Imagine “The Sopranos” with indigenous Colombians and you get a sense of what’s afoot in “Birds of Passage,” a soulful and hard-hitting crime drama that takes gangster tropes to a new and fascinating place.
Directors Ciro Guerra (“Embrace of the Serpent”) and Cristina Gallego — who divorced during the making of this film — begin in the 1960s in Colombia, specifically in the Guajira region in the north, home to the indigenous Wayuu people. For one clan, the matriarch Úrsula (Carmiña Martinez) who maintains the traditions of her people.
Úrsula’s the one who advises the young Zaina (Natalia Reyes) before she hears from the suitors seeking to marry her. She’s the one who carries the talisman that protects the family. She’s the one who interprets the dreams that foretell her family’s future. And, jumping ahead a bit, she’s the one who orders a hit on a drug-dealing outsider.
It’s the Americans, specifically a group of hippie-ish Peace Corps volunteers, who put Úrsula’s people on the bloody path of drug dealing. The Americans hear the Colombians have marijuana, and Zaina’s new husband Rapayet (José Acosta) arranges to sell some to them. He soon jumps into the lucrative business of selling a lot of marijuana to Americans, borrowing from his uncle Anibal () to get a foothold, and partnering with his friend Moisés (Jhon Narváez) — an outsider to the Wayuu, an “Alijunas” — to sell bundles of pot and fly it north to America.
Soon Rayapet and Moisés are rolling in money, but with that comes recklessness. When Moisés starts waving guns around, and killing people who get in his way, Úrsula orders the reluctant Rayapet to kill his business partner.
The story moves forward to Rayapet, Zaina and their kids living in luxury, with Úrsula living with them. But there is trouble, when a drunken cousin Leonidas (Greider Meza) commits a grave offense against Anibal’s family. Because of pride and an inability to apologize, a gang war becomes inevitable.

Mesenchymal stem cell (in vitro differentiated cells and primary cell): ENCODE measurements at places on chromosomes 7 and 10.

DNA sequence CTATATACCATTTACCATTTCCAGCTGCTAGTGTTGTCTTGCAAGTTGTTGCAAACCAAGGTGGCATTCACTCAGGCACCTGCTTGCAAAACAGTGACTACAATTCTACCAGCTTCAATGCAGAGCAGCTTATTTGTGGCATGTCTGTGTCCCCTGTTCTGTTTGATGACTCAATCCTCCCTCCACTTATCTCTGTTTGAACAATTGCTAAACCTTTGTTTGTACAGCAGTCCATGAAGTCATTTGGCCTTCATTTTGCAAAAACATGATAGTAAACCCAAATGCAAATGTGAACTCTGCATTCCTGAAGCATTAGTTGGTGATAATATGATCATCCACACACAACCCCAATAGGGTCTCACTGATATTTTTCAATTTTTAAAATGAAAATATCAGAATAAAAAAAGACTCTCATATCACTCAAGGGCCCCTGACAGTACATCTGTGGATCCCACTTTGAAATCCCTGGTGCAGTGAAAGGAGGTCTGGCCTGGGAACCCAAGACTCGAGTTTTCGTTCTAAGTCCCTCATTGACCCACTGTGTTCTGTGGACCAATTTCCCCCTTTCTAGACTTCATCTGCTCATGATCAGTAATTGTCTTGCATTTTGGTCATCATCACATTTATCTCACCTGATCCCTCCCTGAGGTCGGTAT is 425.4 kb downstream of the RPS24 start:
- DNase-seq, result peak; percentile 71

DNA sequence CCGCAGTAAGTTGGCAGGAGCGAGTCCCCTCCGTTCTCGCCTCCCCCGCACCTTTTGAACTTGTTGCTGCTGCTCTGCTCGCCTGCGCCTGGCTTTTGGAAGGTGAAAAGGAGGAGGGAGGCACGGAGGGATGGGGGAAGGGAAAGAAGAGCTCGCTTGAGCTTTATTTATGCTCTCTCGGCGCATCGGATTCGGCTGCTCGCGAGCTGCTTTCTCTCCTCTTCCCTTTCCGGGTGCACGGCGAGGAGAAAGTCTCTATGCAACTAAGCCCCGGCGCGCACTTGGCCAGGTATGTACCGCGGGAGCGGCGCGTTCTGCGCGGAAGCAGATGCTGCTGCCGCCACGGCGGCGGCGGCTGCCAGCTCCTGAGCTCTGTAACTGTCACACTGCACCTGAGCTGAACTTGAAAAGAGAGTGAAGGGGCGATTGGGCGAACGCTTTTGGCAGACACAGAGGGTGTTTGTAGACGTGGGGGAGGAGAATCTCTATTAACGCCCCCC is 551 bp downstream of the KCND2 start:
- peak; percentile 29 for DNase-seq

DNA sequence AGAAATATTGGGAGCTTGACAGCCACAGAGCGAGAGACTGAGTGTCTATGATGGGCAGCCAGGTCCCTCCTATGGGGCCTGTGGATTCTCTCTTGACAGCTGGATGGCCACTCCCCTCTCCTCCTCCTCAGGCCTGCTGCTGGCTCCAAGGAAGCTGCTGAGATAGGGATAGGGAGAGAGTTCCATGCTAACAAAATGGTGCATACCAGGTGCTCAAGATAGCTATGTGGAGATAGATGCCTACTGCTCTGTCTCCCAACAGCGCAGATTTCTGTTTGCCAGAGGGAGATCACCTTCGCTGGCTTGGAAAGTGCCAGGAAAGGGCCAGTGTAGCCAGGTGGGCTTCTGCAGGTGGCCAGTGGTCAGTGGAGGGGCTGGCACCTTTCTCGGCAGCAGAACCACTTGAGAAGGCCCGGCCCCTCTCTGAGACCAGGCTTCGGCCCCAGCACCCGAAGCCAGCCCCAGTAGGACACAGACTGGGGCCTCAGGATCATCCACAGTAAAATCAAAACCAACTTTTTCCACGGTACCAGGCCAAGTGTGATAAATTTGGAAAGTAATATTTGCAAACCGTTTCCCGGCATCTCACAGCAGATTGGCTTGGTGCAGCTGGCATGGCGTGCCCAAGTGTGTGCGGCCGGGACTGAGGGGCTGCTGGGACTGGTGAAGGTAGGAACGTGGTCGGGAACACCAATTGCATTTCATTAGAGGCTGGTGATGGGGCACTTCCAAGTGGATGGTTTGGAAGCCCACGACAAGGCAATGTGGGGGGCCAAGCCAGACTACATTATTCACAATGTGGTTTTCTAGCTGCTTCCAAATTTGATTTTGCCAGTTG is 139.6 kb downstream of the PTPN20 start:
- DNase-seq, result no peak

Gallego and Guerra, who handed their story idea to screenwriters Maria Camila Arias and Jacques Toulemonde Vidal, work in the classic themes of the gangster saga. Small crimes grow to big ones, just as money and power grow into callous arrogance. People talk of the family — in this case, the ways of the Wayuu clans — but those values become corrupted and distorted by greed.
“Birds of Passage” boasts a talented ensemble, including some fascinating character actors — none more intriguing as José Vicente Cote as Peregnino, the craggy “word messenger” who acts as an envoy between the warring families. The cast carries the burden of a people who put their tradition in conflict with their ambition, and who must live with — and die because of — the consequences.
‘Birds of Passage’
Opened February 13 in select cities; opens Friday, March 8, at the Broadway Centre Cinemas (Salt Lake City). Not rated, but probably R for gun violence, nudity, sexual content, drug content and language. Running time: 125 minutes; in Wayuu and Spanish, with subtitles.